Over the years, I have met a lot of small business owners who have been frustrated by low profits, lack of growth, the stress of business demands and the perceived lack of resources available to them. While every business is different, there are several common denominators. In fact, there are approximately eight.
Marketing Your Business
- Target marketing. Do you have a strategy to reach your potential customers (dealers, homeowners or business owners) with your sales and marketing efforts? Or do you rely on someone else? A shotgun approach and/or relying on word of mouth is too expensive and inefficient for any company, especially a small or mid-sized one.
- Advertising, Marketing and Attending Local Events. There are many choices for where to place an ad and how to execute a marketing campaign. Ineffective advertising, marketing or public relations can be a waste of financial investment and opportunity. If you are doing things the same way you did 10 years ago, it may be time for a change.
- Hiring and onboarding. I can’t think of anything more important than hiring the right people, especially right now. Great hiring is a skill that frequently is not the strong suit of the typical business owner. Do you have a hiring process or playbook? Hiring by trial and error is a costly, painful way to build a team.
- Operations. Training, standard operating procedures, forecasting trends, support, recognition, systems, key performance indicators, follow-up, the details, etc. Is your company getting the job done? How do you measure success? Are your customers happy? How is your employee turnover? Where are you recruiting employees from? Are your employees happy? Would they tell you if they weren’t? Do you have people who tell you the truth? Have good people left your company for more money? Have they left for less money? That is frequently an indication of other problems that may exist.
“Train your people well enough so they can leave, treat them well enough so they don’t want to.” – Richard Branson
Accounting and Finance
- Basic Accounting Practices. Many successful companies have gotten into big trouble by neglecting accounting until it is too late. Accounting is about more than paying taxes and making payroll. It is about data, communication, information, insight and control. Great accounting may not make a business successful, but poor accounting can destroy a business (big or small).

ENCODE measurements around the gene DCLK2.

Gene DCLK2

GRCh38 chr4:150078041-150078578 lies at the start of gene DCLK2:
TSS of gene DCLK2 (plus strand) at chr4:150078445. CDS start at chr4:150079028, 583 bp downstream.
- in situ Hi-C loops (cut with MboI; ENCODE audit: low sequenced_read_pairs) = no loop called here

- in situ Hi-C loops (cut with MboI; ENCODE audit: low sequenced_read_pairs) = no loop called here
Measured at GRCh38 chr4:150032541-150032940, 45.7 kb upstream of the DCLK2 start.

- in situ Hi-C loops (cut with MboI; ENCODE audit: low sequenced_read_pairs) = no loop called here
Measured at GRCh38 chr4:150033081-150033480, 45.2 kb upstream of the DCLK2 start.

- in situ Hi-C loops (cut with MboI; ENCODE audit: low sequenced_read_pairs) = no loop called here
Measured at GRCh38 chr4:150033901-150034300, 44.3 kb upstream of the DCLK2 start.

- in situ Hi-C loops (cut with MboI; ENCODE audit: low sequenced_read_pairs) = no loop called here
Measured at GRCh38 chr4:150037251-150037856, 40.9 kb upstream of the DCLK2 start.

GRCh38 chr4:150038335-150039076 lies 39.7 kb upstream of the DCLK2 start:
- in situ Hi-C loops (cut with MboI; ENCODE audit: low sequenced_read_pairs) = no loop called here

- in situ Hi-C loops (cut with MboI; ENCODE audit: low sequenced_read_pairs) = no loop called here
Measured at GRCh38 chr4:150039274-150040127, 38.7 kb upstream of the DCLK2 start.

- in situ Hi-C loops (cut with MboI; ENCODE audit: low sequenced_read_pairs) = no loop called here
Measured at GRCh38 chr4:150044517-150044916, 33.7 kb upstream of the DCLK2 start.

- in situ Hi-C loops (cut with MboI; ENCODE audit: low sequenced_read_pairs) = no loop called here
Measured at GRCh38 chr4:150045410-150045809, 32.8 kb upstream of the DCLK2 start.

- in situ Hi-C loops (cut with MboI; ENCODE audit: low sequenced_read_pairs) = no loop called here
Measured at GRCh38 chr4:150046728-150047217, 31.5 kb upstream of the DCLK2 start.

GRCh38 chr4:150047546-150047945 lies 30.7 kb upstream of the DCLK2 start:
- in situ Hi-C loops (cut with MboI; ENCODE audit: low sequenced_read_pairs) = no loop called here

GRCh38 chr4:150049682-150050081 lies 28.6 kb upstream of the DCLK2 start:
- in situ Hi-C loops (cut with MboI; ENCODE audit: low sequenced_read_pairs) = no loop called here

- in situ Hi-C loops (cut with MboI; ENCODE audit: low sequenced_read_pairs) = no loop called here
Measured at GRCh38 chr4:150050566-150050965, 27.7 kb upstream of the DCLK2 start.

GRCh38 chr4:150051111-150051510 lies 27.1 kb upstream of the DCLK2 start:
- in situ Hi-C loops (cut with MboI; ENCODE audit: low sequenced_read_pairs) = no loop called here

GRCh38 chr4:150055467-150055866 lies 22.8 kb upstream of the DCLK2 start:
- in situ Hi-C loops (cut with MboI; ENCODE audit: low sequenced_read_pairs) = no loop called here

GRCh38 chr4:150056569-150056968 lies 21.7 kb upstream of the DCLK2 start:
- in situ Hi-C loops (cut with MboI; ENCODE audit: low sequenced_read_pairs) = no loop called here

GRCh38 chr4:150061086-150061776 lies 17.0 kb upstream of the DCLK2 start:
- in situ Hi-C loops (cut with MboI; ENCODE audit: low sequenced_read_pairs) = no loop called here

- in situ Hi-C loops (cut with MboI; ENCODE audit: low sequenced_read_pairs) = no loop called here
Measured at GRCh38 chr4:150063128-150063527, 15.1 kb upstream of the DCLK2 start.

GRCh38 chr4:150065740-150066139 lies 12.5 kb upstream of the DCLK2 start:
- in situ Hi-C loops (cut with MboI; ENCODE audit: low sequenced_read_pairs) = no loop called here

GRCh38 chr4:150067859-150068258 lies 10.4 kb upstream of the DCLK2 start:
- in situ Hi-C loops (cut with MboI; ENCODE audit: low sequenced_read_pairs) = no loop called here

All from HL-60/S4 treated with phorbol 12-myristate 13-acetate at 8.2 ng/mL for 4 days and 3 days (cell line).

- Pricing. Like “sleepers” in fantasy football or baseball, this is the “sleeper” on this list. I can’t tell you how many times I have seen small businesses either put themselves out of business or never make the money they should have because of poor pricing models.
- Financing. Most businesses need some kind of financing. Whether it comes from investors, banks, credit unions, factoring or even credit cards, there is a lot to know and understand. This is another place where a good accountant can be extremely helpful.
- Any one of these topics could fill a book, and leadership is no exception. Let me count the ways: vision, direction, inspiration, accountability and support. It is similar to management, but they are not the same thing. As I have come up through the ranks over the years, I have found that leadership gets easier if the proper people are put in place to run the business, manage the projects and more. When a company is smaller, the leaders have to manage and lead. It’s not easy doing both simultaneously, which is why I suggest finding a coach or mentor, someone you can trust to bounce ideas off of and hold you accountable.
Lastly, as I often do in my blog posts, I always leave you with the most important part below.
Trust and Love the Process – For your team, be motivational, inspiring, passionate, tough, yet empathetic. It all starts and ends with being a good coach and positively impacting your team, on and off the job, the field or the court.
“Lead – Follow – or Get Out of the Way” – Lee Iacocca
Be Resilient – Add Value – Stay Healthy – Deliver the Experience - Trust the Process!
To our success,
“Coach” Rob Balfanz, Senior Director, Workforce Development, VSI